An ideal framework for the accountable use of personal data by law enforcement and state security agencies

Protect yourself from online attacks that threaten your identity, your files, your system, and your financial well-being.


Image: Andrea Estafanía for APC

By Koliwe Majama

Published on
Page last updated on

The world is increasingly becoming digitised, with a significant amount of personal data being collected, stored and mined by different public and private sector players, in the various countries and communities, for one purpose or the other. Digitisation has increased efficiency of services and enhanced customer experiences of the same, as service providers take advantage of data-driven customer insights to improve what they offer to the public. Digital technologies have also provided law enforcement and intelligence services with new methods to tackle crime as they make use of personal data, in the form of communication, transaction or location data, to investigate unlawful acts.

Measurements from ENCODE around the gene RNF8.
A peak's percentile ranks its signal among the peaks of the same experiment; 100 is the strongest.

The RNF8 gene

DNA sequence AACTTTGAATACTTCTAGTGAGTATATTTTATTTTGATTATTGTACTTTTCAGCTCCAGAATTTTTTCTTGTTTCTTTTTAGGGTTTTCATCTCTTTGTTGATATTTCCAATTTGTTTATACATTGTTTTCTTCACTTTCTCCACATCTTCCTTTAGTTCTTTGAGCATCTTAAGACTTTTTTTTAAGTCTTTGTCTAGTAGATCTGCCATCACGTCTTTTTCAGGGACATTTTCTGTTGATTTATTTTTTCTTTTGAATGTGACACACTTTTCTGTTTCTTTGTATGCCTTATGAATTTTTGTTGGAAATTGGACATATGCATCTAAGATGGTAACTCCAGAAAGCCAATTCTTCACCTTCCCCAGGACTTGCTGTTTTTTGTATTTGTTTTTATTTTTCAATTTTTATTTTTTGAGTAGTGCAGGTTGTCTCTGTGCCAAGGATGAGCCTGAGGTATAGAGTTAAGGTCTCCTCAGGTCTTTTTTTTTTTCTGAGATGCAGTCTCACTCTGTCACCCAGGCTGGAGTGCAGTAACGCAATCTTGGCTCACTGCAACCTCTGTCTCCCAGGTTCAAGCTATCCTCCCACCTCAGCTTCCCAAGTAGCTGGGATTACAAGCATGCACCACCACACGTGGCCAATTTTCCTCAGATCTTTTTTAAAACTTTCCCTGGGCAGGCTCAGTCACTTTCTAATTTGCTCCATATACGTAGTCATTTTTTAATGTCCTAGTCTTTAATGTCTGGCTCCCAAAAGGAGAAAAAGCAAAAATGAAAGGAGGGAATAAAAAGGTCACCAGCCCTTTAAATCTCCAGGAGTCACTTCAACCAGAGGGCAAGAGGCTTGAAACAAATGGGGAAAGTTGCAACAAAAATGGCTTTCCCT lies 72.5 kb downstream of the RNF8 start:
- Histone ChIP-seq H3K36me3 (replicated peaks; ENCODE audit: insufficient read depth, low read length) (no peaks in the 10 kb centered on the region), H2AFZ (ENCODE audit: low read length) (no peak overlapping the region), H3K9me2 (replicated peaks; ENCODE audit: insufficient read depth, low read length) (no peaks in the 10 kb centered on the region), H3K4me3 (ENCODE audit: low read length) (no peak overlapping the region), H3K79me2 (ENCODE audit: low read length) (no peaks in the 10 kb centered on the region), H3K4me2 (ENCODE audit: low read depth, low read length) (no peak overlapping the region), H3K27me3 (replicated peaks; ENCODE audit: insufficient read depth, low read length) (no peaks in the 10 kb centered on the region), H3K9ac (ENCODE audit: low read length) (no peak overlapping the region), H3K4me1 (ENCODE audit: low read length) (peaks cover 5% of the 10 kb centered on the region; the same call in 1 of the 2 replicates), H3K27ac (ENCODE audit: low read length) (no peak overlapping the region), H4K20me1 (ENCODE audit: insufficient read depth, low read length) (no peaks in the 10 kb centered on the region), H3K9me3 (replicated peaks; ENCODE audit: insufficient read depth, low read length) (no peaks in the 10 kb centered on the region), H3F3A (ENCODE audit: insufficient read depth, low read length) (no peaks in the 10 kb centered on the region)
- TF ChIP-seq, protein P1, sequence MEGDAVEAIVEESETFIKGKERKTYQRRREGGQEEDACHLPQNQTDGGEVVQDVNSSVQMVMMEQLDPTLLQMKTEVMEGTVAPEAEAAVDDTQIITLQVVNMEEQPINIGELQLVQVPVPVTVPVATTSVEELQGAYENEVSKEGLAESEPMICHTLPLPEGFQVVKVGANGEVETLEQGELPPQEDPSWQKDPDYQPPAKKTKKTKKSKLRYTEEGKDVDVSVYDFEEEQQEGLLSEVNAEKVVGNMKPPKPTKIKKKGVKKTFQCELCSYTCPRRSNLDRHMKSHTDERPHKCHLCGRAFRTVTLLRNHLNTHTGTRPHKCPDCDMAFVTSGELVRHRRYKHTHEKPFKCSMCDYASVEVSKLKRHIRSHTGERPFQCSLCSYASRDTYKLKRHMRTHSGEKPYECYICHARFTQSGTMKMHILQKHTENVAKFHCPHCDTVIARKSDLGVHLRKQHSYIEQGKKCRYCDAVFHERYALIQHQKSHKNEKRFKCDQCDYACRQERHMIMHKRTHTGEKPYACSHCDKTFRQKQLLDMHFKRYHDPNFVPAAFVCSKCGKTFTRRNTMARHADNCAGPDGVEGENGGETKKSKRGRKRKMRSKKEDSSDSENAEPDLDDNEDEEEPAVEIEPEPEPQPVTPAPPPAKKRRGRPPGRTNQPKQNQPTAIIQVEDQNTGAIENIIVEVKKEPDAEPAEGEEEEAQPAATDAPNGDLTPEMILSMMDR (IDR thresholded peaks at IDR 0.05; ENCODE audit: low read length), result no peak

However, while digitisation is enhancing law and order, there are increasing concerns over the manner in which some of the data collected through automated digital technologies and data mining is being manipulated or misused. This has prompted calls for more accountable use of personal data by law enforcement and state security agencies to protect the rights of citizens.

Collection of personal data by law enforcement and state security

Law enforcement agents collect digitised personal data of targeted individuals or organisations to aid in criminal investigations at different stages and in various ways. Evidence gathered can be used in a court of law against the targeted individual. However, there are also instances where some state agents collect vast amounts of data, which is not targeted at specific individuals, but as an intelligence gathering process and for use by government in decision making.

In a recent meeting of the Global Encryption Coalition on government hacking, panellists shared forms of government hacking for either criminal investigation or intelligence gathering, with three methods most relevant to our African context. The first…

Source…